12 more log cabins are coming to Kinmundy Log Cabin Village

President of Kinmundy Promotions, Inc. announced About the arrival of dozens of additional log cabins at Log Cabin Village.

David Hanks made the announcement over the weekend of the first weekend of the Log Cabin Fall Festival, which attracted more than 7,000 people.

He says the additional cabins come from another log village in Oakland, Illinois, that closed after the father and son who were working on assembling the project died.

“One of them was local. It was the Barksdale cabin that came out east of Alma. That’s when they first called me to see if we’d be interested in that cabin. We looked at them and told them we’d bring them all here if it would make them happy. So we’re going to put them all in their little village We have a subdivision for log cabins.

For tax purposes, Hanks says, they need to have all the cabins in place at their Auckland location by the end of the year. He estimates it will take five to ten years to put all the cabins in their new location.

“Most of them are one room. We have a big cabin for Dog Trot coming in and one with a summer kitchen.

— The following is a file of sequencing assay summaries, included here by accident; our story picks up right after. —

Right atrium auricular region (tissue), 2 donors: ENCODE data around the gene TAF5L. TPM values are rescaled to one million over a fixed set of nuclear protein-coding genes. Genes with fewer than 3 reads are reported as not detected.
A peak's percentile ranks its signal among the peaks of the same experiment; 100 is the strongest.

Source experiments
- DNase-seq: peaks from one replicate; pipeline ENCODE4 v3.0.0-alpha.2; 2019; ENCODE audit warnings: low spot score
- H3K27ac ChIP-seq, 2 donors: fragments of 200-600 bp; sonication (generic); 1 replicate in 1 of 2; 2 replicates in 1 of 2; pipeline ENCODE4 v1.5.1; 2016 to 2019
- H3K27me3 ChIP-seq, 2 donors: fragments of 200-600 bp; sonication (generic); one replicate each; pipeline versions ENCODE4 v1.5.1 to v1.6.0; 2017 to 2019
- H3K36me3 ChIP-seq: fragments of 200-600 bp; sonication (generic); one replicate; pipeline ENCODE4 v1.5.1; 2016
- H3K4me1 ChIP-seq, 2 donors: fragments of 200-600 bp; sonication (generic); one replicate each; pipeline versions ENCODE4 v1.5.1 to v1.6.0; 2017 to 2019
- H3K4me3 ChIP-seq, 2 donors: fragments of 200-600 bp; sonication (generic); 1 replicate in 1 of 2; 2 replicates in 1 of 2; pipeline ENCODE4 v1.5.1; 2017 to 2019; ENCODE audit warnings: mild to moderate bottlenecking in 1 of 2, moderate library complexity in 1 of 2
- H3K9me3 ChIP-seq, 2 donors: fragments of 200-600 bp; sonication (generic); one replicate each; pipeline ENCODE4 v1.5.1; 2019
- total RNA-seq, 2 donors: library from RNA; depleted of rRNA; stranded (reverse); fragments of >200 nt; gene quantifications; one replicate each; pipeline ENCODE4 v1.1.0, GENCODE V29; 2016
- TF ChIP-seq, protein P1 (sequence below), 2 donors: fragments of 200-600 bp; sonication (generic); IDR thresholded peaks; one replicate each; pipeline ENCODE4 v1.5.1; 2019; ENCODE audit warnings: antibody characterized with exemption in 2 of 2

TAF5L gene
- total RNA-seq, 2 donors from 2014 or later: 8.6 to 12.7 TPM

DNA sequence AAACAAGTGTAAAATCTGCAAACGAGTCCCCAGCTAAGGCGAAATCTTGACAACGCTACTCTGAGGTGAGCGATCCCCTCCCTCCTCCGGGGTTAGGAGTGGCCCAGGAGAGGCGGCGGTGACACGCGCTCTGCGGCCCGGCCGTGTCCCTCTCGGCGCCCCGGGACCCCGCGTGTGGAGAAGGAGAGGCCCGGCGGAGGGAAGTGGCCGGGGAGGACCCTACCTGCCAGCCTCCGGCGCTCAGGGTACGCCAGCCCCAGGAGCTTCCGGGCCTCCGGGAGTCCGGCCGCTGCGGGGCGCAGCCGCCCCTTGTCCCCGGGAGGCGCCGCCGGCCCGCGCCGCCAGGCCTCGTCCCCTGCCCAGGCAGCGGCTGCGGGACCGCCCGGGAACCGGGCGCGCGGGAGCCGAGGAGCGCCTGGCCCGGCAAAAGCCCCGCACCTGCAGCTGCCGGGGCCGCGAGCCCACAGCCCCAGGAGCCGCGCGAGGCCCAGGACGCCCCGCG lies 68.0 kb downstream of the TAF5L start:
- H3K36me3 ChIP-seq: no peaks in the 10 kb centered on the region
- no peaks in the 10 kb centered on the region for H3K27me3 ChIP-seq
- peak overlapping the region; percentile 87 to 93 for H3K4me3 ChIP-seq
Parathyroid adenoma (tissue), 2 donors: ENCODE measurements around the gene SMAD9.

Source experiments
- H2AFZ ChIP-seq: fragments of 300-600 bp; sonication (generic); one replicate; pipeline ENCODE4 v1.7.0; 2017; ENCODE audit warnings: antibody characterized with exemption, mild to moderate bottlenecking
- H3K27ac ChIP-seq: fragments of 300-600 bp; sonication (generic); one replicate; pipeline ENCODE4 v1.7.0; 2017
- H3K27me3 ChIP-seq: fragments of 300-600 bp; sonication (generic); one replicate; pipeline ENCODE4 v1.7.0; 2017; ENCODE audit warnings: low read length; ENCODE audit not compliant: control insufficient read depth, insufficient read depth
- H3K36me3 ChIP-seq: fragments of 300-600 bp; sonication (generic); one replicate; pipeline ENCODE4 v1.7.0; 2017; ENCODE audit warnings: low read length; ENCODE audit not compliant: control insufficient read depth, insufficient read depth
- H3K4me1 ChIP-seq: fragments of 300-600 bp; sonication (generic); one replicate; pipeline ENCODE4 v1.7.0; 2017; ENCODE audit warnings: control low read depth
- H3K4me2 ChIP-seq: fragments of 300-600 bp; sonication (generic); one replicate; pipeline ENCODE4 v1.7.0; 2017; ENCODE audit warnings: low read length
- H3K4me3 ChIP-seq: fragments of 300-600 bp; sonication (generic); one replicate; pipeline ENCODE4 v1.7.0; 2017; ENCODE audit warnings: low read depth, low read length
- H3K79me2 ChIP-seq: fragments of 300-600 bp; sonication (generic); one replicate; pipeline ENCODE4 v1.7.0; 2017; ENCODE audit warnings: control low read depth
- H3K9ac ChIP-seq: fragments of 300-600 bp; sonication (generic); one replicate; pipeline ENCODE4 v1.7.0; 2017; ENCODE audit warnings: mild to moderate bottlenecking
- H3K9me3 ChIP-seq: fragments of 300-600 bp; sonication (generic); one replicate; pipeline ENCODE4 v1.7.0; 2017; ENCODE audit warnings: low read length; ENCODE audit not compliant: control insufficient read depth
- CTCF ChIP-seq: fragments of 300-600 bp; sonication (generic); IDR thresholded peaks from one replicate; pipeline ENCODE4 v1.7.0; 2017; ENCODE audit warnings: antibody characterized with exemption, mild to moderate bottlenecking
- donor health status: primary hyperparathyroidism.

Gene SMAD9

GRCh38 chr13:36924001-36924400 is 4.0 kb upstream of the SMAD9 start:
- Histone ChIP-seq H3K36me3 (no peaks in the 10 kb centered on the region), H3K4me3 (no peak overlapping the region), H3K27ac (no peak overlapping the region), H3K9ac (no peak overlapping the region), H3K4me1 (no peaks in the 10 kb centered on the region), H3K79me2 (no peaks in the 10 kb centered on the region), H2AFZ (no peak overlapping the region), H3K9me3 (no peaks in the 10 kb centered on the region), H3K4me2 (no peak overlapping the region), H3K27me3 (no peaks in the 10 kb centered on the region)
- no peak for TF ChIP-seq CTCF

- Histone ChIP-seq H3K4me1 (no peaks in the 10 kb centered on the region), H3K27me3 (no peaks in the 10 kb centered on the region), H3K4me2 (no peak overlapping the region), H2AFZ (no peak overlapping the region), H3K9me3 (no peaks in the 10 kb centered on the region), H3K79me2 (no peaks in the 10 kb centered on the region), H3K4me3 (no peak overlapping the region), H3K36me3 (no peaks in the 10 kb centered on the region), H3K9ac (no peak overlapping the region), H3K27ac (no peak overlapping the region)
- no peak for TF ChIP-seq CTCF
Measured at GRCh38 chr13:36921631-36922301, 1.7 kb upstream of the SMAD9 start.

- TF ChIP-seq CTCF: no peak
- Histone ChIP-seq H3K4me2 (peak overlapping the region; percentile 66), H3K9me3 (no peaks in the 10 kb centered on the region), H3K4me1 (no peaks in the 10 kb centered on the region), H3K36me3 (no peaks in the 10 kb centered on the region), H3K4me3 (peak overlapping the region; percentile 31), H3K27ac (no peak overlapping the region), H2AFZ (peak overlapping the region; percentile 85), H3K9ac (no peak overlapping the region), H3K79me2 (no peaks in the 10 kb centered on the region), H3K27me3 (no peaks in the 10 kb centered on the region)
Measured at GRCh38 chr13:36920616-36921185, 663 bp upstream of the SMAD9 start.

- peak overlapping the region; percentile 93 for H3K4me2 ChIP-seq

Volunteers successfully installed two more new cabins brought in from various places in Clay County. They were donated for preservation. Since last year’s festival, a new roof has been put on another cabin that was in poor condition along with other improvements.

Hanks says the nonprofit group is looking for more people to help with the restoration work.

Kinmundy Promotions debuted working toward park improvements in Kinmundy and helping to maintain Labor Day celebrations. They were later able to work with the Shriners to purchase Log Cabin Village after the Ingram family deeded to them the land that started the village.

Hanks reported that Saturday’s paid attendance was a record high, exceeding 4,000 people. At one point, traffic was backed up to Route 37 in Kinmondi waiting to enter. Another 3,250 attended on Sunday.

The Fall Festival will be held again next Saturday and Sunday. There will again be about 150 vendors.

General Store Building.

Making butter. From left to right: Sarah and Ezra Bridges in Kinmundi.

Nancy Hanna inside Anderson’s cabin that was used by the cobbler.

Salem Delsimer’s group plays for the audience. From left to right: Susan Smith, Lynn Larimore, and Rick McCollum.

The table was set next to the fireplace in one of the cabins.

Rope making. Jerry Johnson of Pinckneyville (right) shares the art of rope making with Corey McIlroy of Varina.

Bring dinner. Olivia Burkey and Graham Taylor chop vegetables.

There is also a prison in Log Cabin Village.

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